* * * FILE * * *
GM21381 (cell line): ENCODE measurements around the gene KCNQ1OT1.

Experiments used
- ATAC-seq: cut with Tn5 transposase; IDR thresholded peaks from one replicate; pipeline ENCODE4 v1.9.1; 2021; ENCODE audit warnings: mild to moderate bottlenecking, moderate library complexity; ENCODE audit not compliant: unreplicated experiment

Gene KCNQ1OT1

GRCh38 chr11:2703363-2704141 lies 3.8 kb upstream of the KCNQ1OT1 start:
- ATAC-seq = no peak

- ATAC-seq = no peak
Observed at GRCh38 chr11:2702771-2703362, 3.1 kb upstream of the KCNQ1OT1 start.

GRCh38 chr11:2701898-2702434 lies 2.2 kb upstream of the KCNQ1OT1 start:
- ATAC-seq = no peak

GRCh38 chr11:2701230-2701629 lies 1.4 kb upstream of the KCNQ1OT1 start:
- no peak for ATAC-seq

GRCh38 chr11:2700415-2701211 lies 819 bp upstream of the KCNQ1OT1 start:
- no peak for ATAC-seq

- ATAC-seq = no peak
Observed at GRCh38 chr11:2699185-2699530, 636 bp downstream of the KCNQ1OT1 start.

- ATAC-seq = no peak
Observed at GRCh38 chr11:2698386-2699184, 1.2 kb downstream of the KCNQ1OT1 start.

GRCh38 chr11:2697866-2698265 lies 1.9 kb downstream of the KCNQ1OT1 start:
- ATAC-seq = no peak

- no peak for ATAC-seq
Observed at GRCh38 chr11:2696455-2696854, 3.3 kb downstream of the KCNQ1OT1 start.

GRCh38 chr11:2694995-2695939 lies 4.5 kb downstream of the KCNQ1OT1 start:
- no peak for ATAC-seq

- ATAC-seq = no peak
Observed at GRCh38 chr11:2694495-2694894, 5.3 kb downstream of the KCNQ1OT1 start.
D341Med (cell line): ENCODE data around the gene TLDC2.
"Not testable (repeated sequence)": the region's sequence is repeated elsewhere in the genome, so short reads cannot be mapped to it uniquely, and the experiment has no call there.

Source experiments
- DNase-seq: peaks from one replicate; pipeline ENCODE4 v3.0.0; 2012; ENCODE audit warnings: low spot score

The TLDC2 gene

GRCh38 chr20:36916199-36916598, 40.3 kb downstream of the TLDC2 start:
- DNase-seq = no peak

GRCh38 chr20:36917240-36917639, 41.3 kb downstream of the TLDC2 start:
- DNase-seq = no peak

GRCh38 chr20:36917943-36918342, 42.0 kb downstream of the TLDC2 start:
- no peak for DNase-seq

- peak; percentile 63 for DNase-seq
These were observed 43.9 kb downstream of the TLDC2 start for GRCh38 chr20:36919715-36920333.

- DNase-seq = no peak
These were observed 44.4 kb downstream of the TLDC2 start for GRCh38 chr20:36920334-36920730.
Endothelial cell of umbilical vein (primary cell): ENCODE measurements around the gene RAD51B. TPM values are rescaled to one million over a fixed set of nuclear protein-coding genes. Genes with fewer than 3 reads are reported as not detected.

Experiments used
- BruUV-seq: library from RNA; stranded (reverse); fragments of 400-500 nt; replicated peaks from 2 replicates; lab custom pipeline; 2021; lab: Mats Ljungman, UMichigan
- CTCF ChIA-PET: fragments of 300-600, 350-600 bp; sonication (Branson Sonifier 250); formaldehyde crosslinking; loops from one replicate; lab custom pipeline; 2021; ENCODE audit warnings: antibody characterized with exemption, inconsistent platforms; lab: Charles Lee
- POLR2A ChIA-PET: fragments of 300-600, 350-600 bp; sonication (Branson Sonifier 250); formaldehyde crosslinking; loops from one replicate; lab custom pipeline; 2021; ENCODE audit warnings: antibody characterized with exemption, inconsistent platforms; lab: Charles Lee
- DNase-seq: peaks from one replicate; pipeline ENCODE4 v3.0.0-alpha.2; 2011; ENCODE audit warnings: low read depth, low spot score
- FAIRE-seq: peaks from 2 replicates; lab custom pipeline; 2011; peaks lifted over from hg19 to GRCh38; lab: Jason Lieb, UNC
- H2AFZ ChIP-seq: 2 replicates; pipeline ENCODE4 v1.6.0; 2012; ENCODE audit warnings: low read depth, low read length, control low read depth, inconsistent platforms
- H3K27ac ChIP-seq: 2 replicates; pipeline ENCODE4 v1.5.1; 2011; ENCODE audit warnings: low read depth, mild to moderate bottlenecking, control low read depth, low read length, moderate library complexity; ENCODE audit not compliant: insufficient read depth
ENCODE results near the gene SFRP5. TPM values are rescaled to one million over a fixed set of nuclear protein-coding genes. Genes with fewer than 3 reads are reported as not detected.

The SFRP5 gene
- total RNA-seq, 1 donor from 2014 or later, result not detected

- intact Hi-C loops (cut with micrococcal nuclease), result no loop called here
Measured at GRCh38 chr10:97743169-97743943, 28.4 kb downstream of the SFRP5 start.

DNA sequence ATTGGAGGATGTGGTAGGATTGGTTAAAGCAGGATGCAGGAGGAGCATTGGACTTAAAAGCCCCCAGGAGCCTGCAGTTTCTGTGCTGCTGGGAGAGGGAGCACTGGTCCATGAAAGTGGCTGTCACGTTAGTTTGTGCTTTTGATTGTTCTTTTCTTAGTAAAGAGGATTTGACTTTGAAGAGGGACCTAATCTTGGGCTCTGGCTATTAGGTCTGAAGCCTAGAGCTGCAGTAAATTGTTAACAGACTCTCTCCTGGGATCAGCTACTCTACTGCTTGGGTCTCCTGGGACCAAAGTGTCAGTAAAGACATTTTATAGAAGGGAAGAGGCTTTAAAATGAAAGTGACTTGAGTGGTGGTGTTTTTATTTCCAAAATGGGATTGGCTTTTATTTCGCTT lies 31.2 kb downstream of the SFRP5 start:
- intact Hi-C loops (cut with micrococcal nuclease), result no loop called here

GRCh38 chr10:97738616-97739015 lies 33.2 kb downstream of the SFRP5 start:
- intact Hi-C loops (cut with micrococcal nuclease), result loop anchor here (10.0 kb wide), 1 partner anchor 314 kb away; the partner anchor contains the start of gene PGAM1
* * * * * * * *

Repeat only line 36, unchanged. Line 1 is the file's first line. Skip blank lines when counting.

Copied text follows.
GRCh38 chr20:36917943-36918342, 42.0 kb downstream of the TLDC2 start: